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Game of the week: North Hall and Chestatee to battle in non-region opener

POSTED: August 29, 2013 11:47 p.m.

Despite seven consecutive losses to North Hall, Chestatee isn’t tired of lining up against its neighbor just seven miles up the road.

The War Eagles haven’t beaten the Trojans since 2005, but it’s not stopping them from ensuring that one of their oldest rivals is one the schedule every year. With 11 meetings between the two teams since the school opened in 2002, Chestatee has never played a season without North Hall somewhere on the schedule.

And even with a 1-10 record all-time against the Trojans, you won’t hear groans from any War Eagle when preparation for the annual meeting begins.

“I don’t believe there’s any frustration with our guys,” Chestatee coach Stan Luttrell said. “In fact, I think our guys are looking forward to the challenge of playing another good team. It just so happens to be the first game of the year and a rivalry game.”

The game is a different kind of rivalry nowadays, with the two teams now in different classifications after sharing a region from 2002-2011. Beginning last year, the loser of the game gets nothing more than a blemish in Week 1 and still carries a clean slate into region play.

On top of that, tonight’s installment features two teams that enjoyed dynamic seasons in 2012, with a combined 19-6 record.

“Both programs have a lot of momentum,” Luttrell said. “It should be a great Friday night with two programs that are coming off big seasons that happened to be rivals opening the season against each other.”

Suddenly, the rivalry has new life. Chestatee, which finished 8-3 last season and qualified for the Class AAAA state playoffs, finally enters the game with high hopes, despite a 32-20 loss to the Trojans in 2012.

Some might say the Trojans still are still a safe pick to win, having finished 11-3 last year with a trip to the Class AAA state semifinals. But coach Bob Christmas doesn’t consider Chestatee a pushover by any means.

“Their football program is probably playing the best football they’ve played right now,” Christmas said. “I watched them scrimmage East Hall, and I was thoroughly impressed with the personnel and the coaching.”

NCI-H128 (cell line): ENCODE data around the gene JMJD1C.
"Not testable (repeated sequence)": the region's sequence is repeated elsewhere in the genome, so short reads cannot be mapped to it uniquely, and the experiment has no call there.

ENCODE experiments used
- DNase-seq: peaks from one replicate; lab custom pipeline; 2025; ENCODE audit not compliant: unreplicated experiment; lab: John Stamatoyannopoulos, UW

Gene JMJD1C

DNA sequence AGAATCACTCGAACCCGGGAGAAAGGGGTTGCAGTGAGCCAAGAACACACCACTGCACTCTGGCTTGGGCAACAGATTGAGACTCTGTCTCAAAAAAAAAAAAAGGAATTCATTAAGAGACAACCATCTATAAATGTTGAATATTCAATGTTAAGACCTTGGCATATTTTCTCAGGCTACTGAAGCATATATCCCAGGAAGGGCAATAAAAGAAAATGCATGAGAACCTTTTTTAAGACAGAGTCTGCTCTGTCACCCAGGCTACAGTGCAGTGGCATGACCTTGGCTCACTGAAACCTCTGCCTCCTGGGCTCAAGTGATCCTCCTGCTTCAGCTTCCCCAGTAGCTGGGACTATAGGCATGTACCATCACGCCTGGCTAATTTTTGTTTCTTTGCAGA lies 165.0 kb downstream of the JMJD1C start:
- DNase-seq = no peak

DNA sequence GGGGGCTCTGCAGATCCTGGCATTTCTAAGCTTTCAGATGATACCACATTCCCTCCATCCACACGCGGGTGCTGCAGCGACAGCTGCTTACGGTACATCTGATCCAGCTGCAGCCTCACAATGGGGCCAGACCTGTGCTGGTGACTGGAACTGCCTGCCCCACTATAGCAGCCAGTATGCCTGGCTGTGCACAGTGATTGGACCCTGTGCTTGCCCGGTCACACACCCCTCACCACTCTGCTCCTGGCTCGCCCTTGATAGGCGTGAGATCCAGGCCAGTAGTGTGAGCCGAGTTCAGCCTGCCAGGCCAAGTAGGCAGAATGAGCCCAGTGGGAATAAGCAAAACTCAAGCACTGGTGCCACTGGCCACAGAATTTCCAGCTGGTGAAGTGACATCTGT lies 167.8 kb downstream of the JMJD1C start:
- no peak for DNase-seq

In some ways, Christmas saw a little bit of his own team in the run-oriented War Eagles, who highlighted the scrimmage with several massive plays for gaudy yardage.

Both teams enter tonight’s game with the same offensive mentality: run the ball, then run it again.

“We’re a three-back and they’re a two-back offense, so there’s a good bit of difference there,” Christmas said. “But we are both run-oriented and we both like to run the triple option. It ought to be a quick game — the clock won’t be stopping too much like it does on an incomplete pass.”

A week after Chestatee impressed Christmas with its running game, North Hall experienced the same kind of dominance on the ground in its 42-31 preseason win at Salem (Va.) last Friday. Two players ended up with more than 100 yards rushing, and two touchdowns were scored on kick returns.

More importantly, the scrimmage operated like an actual game, with scoring and all regular-season rules in place. In comparison, Chestatee’s scrimmage was not scored, and each team ran 10 plays before changing sides, regardless of their field position or number of downs.

“I liked the fact that we played game situations as opposed to a controlled scrimmage,” Christmas said. “But the fact that they had two weeks after their scrimmage is also a real positive (for Chestatee). I don’t know how you weigh that.”

Luttrell described tonight’s game as an ‘old school’ type of contest, with run-heavy offenses that prefer using physicality to eat up yards and lots of clock time.

It’s also an accurate title for a rivalry that has entertained that corner of the county for more than a decade, and doesn’t appear to be ending any time soon.

“What I hope the people see is two well-coached football teams that play very hard,” Luttrell said. “The game is going to come down to who makes the fewest mistakes, whether that’s taking care of the football or giving up big plays.”


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